On a personal note, I have had the good fortune to visit dozens of Minor League ballparks over the past three seasons. At none of these stops have I witnessed such pure, unadulterated anarchy as what occurred during the gorilla's routine. After receiving a beatdown from the visiting team, the enraged gorilla jumped onto the grassy berm seating area down the right-field line, ran up a hill and ripped out a section of plastic fencing separating the berm from the concourse. It was a truly riveting performance, one that pushed the boundaries of acceptable between-inning entertainment.
Ace the Fastest Squirrel in the World: Ace has what, in the world of Minor League Baseball, is a fairly typical origin story.
"We were just trying to utilize a costume because, for some reason, a squirrel costume had been purchased," Theiss said. "And then, all of a sudden, it just came to me."
"It" was Ace, the Fastest Squirrel in the World. Played by Theiss himself, the premise behind the character is simple. While most costumed characters purposefully lose their on-field competition with fans (see every mascot race, ever), Ace always wins. Because he's the fastest.
"When we first started [with the Squirrel], his name was Nuts, but once we found a sponsor for him, it was changed to Ace," said Theiss, who was a member of his college track team. "We run foul pole to foul pole. I give somebody the lead and then find a way to make up the ground."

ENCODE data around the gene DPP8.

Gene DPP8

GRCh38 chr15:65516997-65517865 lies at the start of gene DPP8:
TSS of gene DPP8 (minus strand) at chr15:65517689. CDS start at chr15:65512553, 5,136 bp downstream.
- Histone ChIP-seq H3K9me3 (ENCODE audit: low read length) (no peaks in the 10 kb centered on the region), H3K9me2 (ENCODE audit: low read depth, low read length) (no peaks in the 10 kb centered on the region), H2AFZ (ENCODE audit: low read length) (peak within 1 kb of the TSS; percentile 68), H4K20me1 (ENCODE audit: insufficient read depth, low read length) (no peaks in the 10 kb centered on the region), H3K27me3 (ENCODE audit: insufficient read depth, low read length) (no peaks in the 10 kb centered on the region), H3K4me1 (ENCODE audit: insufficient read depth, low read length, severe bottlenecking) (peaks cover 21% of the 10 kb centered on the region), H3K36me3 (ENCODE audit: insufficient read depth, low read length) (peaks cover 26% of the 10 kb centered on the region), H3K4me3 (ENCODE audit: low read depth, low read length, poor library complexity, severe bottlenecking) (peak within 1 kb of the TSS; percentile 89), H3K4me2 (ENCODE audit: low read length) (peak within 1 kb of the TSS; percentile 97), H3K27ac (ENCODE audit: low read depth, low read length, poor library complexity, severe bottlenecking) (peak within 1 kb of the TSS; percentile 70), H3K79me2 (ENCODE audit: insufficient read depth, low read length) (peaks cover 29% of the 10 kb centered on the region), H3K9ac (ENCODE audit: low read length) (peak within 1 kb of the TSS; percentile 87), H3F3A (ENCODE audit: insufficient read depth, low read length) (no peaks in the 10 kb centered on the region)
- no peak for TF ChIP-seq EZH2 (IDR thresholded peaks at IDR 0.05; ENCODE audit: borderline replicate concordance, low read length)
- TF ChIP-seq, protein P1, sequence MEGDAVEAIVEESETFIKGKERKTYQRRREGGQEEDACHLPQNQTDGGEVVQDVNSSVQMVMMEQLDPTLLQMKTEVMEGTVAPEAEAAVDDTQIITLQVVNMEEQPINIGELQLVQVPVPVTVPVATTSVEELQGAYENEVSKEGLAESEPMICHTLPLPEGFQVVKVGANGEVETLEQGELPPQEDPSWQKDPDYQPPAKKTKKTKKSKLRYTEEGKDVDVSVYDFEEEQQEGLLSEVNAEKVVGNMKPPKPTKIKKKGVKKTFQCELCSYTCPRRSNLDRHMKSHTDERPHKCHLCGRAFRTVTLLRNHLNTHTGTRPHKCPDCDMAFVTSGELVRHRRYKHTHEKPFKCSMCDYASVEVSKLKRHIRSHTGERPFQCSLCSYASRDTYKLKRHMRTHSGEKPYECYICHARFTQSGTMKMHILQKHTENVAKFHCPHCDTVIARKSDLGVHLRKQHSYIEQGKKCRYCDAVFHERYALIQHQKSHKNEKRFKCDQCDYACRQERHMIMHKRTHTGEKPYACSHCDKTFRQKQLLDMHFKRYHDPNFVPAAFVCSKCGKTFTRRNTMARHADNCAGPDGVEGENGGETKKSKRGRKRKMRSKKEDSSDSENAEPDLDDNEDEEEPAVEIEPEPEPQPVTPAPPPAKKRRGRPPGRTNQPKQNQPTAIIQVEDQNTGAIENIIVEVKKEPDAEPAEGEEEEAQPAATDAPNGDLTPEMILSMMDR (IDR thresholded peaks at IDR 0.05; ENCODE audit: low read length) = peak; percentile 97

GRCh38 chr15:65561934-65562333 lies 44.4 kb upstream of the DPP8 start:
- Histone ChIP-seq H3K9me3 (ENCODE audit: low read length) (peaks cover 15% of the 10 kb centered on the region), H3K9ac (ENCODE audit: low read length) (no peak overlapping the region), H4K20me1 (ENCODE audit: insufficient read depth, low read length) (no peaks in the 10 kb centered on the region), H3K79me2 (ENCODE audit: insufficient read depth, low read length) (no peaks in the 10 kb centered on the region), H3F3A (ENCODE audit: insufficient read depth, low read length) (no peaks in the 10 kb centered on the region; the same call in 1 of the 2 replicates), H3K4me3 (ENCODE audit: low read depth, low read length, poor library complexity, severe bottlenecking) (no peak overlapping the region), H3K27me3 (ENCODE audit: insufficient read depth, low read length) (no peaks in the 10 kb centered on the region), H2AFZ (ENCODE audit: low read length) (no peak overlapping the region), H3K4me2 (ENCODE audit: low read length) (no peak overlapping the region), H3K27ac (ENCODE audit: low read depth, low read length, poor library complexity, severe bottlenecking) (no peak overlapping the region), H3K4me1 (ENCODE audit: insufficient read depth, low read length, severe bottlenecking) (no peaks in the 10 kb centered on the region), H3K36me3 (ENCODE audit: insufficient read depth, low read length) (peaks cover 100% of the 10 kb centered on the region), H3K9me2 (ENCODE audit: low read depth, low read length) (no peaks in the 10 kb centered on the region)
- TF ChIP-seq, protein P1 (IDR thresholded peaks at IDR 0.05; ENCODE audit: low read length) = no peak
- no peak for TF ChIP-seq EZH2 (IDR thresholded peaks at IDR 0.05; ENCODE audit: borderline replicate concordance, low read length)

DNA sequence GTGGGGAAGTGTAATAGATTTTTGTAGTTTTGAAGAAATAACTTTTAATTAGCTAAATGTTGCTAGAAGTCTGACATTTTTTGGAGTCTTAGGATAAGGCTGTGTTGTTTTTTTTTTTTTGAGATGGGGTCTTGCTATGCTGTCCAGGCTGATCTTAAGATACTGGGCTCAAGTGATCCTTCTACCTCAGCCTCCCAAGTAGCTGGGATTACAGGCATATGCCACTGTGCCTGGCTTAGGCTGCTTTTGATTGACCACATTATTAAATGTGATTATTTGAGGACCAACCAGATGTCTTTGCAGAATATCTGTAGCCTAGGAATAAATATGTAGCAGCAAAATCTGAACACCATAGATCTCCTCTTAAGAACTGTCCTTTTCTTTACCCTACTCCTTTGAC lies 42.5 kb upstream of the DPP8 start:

Rally Cop: Similar to a closer, the Rally Cop only appears under specific game conditions: prior to the bottom of the ninth, whenever the Storm are losing are by three runs or fewer. Under those circumstances, the Rally Cop -- part WWE wrestler, part Erik Estrada -- embarks on a highly theatrical and even higher energy routine with the sole intent of rallying the home team to victory. According to the Storm's website, the Rally Cop is "the most intense act in Minor League Baseball history."
"During this act, EMTs stand at the top of each section just in case fans pass out from the intensity," the online bio continues. "WWE wrestlers come watch this act to take notes. Just by reading this bio, you are susceptible to being hit in the face."
Consider yourself warned.
What does it all mean?
Of course, not every idea is adaptable to all markets, and the Storm front office is a particularly irreverent group (this is, after all, a team that gave away flatulence neutralizers as part of an "All You Can Eat" promotion). But the character-heavy approach is indicative of an increasingly common operating approach. In the past, ballpark performers operated almost exclusively as touring commodities and were compensated as such. And though there will always be room for these sort of acts -- from Max Patkin and the Famous Chicken to Myron Noodleman and the Zooperstars -- teams have come around to the idea that much of their appeal can be replicated in-house and marketed to fans as a reliable part of each evening's entertainment.
"We know that we have a bunch of characters in this office, so we're always thinking of ways that we can utilize them on the field," Theiss said. "We're trying to find the value within ourselves."